There are few things more gratifying in the fashion industry than seeing talent blossom before your eyes. We take a certain level of responsibility in it, we relish in the delight of not knowing where it’s going. Much like the rest of the world, my first real exposure to Jack and Lazaro of Proenza Schouler was around the time of their Fashion Fund award in 2004. Easy call. They were incredibly artistic, gorgeous and so distinctively New York. Then you have the Doo.Ri(s) of the world who rode off of the industry’s expectations long after her relevance in high fashion had deflated. With that uncertainty being what it is, you fall in love with caution. You try not to follow the herd for fear that you may give your heart and lose them.
Recently we’ve been experiencing a surge in interest in high fashion brands who count “street” in either their roots or influence. HBA, Surface to Air and notably Public School. It’s hard to compete with the level of hype surrounding Public School. The brand identity, the hard to define woman they dress, the designers themselves. It’s all nothing short of intoxicating. These are the guys you want to win. My inappropriate crush on the happily married Dao-Yi Chow aside, these guys are magnetic. They have a passion and a point of view that rivals anyone on the horizon right now. It’s easy with them. I take an immense amount of snobby pride in my ability to suss out the counterfeits. So much so that oftentimes I’m quick to dismiss based on my need to play devil’s advocate.The initial explosion of attention around Public School made me wary. In all areas of culture, luxury markets like to flirt with the idea of exposing “street” trends to a luxury audience. Grunge, graffiti, cheap drugs, metal, hip hop, baby hair. With this said, I approached the duo with trepidation. It looked good to me, on the boys I nuzzled wearing it – it felt good to me. But I was hesitant. Is it a gimmick? Is the CFDA using the undeniably talented PS duo to promote their efforts in diversity, will they and the consumers they dress be used as symbols of a fixed time moment in fashion? Most importantly was I sipping the proverbial kool-aid?
Fashion makes you a cynic. As my obsession with PS grew I not only felt guilty about doubting the authenticity but cringed at my own expectations of how far they would go. My skepticism was with the industry not the talents of the designers themselves. Maxwell and Dao combined come from strong backgrounds in both “urban” fashion and media. Public School, as a brand has become a moniker for how we now define “streetwear”, as in brands with a clear aesthetic influence rooted in the street. As we ride these incredibly fine lines between “urban” and “streetwear” what are the rules and who is making them? In a Fashionista.com interview with Hood By Air’s Shayne Oliver when asked if he considered his work streetwear he responded “I don’t get what that means really. Like does ‘street’ mean what people wear on the subway? I think it’s a categorization that’s just lazy. People wear different things in the street all over the world”. Shayne’s point is valid and brings up an overdue conversation. Whose street are we referring to? As brands defined this way become more and more global, is the categorization divisive. Several events in the past couple of years have blurred these lines further. In addition to the meteoric rise of brands like HBA, Harvey Nichols launched a collaborative design event with fashion and music collective #BeenTrill. Versace’s recent creative rape of Kesh for American Apparel has resulted in a legal issue quite the opposite of what we’re used to seeing. The copyright lawsuit reflects a “trickle up” pattern. Consecutive events like these all happening on the same stage changes the fashion vernacular. In 1992, Steven Meisel featured a bare faced Nadja Auermann with her nose ring, the next year Marc Jacobs nearly tanked his career with his reinvention of Perry Ellis. The year after that, Kurt Cobain, who unexpectedly and unwillingly became a style icon died suddenly. By 1995, grunge was no longer a thing fashion accepted but rather a thing we discovered and subsequently absorbed. A thing that buried its positioning in the middle of our mindset of what we thought we knew about fashion. Grunge no longer “met” high fashion. They cohabitated. It became a reference. Street is an influence, not a category.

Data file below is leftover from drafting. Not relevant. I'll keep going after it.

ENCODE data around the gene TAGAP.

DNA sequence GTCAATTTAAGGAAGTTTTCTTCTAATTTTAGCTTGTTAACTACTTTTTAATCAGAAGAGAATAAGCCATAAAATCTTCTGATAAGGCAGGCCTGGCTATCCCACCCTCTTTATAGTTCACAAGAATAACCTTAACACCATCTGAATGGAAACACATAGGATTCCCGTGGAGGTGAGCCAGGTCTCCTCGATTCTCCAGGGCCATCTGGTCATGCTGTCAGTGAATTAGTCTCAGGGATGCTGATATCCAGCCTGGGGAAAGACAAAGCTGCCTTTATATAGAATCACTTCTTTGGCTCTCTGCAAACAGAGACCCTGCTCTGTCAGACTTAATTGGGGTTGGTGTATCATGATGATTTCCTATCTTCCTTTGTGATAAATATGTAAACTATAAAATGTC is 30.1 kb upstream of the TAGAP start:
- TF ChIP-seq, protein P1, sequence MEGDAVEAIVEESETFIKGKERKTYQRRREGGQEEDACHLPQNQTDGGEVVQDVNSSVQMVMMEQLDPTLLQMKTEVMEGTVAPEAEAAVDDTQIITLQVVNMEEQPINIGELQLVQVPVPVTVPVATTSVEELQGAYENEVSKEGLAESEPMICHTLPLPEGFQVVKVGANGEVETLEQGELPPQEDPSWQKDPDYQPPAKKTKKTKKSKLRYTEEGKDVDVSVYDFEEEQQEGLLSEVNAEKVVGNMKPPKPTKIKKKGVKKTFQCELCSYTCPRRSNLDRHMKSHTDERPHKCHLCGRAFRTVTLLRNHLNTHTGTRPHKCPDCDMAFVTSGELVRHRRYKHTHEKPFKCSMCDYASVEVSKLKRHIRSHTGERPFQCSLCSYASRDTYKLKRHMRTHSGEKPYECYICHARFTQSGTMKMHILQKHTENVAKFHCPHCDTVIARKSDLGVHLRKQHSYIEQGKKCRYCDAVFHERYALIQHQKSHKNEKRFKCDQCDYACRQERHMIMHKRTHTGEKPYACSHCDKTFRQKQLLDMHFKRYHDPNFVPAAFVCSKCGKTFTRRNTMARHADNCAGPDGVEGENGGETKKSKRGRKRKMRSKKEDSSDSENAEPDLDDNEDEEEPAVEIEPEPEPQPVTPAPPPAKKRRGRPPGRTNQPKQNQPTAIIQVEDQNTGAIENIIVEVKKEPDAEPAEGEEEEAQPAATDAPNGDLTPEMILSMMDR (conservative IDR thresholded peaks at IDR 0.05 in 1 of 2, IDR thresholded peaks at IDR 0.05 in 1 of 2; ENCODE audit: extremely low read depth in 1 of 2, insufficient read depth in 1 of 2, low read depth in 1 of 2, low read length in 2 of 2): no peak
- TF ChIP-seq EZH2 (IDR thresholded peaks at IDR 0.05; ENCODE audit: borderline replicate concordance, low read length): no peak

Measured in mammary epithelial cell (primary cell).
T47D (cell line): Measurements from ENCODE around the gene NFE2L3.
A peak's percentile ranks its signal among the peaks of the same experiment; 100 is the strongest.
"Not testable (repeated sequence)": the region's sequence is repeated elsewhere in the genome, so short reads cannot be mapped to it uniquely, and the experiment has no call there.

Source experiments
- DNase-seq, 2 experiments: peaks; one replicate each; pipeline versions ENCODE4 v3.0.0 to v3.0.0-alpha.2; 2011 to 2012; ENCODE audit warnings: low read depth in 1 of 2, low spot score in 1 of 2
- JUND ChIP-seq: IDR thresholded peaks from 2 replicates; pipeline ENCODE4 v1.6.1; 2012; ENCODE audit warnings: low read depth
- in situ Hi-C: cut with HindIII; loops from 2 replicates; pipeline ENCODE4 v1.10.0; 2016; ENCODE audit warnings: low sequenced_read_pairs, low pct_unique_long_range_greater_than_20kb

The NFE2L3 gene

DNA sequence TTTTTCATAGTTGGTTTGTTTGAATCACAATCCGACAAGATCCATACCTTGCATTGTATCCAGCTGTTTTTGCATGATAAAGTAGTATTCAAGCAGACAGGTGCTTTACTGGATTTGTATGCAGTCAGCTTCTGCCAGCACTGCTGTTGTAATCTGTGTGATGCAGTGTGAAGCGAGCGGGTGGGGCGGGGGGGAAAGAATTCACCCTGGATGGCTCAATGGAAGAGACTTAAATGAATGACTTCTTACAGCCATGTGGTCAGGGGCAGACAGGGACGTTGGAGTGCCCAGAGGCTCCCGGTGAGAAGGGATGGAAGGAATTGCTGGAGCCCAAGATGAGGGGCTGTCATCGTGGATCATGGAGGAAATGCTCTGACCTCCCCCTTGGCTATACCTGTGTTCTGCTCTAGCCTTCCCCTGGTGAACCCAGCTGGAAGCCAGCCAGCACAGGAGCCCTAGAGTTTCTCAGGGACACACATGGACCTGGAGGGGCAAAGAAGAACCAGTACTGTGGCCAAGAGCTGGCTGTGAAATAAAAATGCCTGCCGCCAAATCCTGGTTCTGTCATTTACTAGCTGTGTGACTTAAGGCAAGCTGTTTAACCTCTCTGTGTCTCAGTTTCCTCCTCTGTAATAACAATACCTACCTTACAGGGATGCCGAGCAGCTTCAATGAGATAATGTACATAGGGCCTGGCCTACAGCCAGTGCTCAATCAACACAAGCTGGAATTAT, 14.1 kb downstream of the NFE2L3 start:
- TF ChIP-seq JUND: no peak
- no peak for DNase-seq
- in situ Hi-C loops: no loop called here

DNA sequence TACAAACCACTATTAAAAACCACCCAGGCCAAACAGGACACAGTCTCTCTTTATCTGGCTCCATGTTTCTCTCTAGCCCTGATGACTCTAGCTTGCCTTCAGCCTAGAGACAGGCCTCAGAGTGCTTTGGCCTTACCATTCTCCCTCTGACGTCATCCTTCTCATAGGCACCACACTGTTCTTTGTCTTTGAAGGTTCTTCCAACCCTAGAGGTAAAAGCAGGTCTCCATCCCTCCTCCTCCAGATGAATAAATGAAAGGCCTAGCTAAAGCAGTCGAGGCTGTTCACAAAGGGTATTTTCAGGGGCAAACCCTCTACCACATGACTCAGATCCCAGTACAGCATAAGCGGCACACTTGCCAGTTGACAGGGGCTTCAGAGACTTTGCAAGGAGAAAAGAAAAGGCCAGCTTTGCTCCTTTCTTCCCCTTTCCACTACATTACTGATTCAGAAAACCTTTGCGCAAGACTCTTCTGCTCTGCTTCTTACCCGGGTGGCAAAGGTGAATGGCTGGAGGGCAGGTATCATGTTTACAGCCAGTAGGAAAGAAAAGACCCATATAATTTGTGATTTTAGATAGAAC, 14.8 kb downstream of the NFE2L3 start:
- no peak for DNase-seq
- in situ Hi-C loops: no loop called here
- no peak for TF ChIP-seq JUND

In William Van Meter’s NY Times article on the duo of PS, Meter gives a short paragraph to discuss their categorization as Streetwear. Dao is quoted in the article as saying ‘Luxury designers like Riccardo Tisci can say most of their inspiration comes from the street; We started from a street base, but our influences are higher fashion’. Well said Dao. In an unneeded clarification of Dao’s quote Meter goes on to say “In other words, Public School makes street clothes aiming to be fashion instead of fashion trying to be street.” From my understanding, Dao wasn’t saying that at all. An “aim” wasn’t implied. By using Riccardo Tisci as an example (who is about as luxury and non-American as you can get), I understood that any high fashion designer can use the street as an influence without being categorized. Tisci is no more trying to be “street” as Osborne and Chow are trying to be “fashion”.
It is an outdated term or rather it is outdated usage. Fewer and fewer articles being written on Public School make an effort to define their “street meets whatever” style. This week Maxwell Osborne and Dao-Yi Chow were named Creative Directors of DKNY. It’s a massive moment in the American fashion structure. Choices are being made based on growth potential and true consumer appreciation, not the attempt to capitalize on a passing phase of cool. In all honesty, two minority designers with brands like Sean John and Ecko on their resumes not being pigeonholed as urban designers is a moment of growth for the fashion industry.